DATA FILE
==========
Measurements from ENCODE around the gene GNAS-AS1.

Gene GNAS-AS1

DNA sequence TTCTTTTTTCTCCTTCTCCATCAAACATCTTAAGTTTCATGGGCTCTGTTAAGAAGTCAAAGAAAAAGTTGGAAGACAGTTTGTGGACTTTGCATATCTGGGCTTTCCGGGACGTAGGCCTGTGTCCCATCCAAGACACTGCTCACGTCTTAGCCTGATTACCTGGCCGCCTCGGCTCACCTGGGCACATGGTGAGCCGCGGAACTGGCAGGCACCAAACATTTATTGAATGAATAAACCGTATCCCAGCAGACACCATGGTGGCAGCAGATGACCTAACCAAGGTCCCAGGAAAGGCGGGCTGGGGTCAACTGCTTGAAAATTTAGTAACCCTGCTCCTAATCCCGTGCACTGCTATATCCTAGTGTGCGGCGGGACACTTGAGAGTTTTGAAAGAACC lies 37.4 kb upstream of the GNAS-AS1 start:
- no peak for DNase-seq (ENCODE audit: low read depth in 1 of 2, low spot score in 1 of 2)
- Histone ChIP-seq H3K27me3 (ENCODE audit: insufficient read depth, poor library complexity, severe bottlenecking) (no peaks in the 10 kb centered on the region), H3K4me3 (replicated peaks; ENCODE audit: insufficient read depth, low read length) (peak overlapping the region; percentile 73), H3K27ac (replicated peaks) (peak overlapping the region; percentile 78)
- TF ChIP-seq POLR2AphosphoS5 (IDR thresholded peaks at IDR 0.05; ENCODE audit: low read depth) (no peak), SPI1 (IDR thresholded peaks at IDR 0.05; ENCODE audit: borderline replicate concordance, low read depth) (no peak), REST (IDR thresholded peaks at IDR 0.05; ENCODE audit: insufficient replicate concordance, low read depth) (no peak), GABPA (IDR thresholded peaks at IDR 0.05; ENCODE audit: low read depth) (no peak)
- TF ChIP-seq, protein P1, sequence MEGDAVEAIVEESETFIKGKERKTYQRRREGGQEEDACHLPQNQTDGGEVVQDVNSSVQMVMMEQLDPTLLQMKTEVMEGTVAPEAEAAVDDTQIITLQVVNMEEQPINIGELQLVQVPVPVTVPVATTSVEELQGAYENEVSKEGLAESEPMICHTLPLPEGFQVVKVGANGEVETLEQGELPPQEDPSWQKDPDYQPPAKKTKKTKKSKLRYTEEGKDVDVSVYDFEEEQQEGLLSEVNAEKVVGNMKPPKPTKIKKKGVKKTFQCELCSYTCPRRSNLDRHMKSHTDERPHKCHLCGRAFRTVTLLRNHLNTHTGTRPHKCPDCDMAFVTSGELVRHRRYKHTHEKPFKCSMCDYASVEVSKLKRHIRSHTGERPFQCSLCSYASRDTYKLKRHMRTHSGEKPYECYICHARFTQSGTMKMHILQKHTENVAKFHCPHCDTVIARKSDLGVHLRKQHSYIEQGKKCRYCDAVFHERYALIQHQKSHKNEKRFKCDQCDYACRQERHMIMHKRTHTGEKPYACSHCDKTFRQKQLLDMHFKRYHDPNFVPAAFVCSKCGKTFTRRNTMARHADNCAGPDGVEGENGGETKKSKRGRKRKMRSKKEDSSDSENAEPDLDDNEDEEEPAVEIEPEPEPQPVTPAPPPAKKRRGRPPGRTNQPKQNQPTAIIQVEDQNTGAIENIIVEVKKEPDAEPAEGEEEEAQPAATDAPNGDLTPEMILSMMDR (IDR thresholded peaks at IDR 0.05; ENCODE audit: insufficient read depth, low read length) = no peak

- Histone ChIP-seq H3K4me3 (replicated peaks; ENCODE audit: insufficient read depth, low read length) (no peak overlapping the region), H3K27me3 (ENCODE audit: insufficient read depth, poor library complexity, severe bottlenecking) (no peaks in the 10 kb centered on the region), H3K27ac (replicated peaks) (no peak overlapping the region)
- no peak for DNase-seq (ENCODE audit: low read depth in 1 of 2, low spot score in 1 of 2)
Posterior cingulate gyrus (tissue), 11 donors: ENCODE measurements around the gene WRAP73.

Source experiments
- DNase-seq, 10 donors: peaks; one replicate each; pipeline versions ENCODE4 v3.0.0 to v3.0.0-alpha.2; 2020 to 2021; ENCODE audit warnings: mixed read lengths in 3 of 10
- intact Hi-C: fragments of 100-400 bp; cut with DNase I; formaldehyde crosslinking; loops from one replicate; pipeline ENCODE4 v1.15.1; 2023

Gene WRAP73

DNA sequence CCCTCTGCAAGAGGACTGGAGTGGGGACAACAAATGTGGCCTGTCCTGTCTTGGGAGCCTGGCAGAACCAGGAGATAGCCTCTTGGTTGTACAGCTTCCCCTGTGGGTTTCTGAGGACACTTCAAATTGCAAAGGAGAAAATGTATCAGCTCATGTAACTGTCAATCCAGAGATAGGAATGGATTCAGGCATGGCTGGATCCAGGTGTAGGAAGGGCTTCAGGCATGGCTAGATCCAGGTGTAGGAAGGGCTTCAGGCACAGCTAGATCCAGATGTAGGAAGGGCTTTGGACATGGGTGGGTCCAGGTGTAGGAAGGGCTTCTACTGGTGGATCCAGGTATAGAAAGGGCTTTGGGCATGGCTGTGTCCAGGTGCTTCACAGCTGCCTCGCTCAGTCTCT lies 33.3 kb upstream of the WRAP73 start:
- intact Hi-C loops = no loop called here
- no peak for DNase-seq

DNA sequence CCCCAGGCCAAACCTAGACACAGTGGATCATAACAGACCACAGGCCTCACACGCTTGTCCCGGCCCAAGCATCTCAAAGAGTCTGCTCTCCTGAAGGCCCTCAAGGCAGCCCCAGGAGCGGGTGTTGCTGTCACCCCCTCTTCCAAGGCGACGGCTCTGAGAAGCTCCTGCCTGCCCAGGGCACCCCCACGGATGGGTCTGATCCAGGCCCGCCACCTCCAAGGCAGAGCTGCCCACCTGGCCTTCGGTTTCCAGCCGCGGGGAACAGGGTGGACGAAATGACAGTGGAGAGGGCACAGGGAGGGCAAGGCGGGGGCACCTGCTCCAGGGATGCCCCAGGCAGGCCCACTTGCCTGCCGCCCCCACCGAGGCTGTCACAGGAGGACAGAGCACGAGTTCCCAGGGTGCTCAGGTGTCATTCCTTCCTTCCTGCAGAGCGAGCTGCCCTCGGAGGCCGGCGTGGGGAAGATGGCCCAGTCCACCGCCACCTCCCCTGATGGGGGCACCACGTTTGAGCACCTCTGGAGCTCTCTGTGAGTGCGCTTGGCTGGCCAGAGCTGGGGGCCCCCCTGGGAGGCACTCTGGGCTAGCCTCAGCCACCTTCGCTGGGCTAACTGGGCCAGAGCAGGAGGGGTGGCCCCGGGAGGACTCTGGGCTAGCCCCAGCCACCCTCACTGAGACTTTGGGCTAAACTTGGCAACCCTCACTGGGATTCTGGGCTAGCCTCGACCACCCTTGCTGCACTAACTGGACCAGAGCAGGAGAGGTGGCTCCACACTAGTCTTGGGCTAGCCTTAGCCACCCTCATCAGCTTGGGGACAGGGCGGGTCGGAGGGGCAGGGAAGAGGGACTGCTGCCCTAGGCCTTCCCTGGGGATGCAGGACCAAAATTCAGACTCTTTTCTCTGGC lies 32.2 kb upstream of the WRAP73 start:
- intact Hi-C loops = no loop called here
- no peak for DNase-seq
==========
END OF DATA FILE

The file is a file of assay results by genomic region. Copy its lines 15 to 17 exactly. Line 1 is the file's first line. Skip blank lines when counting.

DNA sequence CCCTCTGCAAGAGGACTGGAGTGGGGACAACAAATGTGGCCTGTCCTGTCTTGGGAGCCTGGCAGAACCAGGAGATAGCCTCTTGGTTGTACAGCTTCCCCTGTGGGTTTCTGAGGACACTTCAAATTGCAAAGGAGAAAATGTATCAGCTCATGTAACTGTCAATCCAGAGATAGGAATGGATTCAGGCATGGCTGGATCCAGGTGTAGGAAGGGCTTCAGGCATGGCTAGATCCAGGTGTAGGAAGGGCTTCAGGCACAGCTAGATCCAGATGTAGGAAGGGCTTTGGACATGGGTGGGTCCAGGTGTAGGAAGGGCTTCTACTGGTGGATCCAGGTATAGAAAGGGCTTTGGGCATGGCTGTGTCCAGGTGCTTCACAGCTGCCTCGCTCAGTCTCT lies 33.3 kb upstream of the WRAP73 start:
- intact Hi-C loops = no loop called here
- no peak for DNase-seq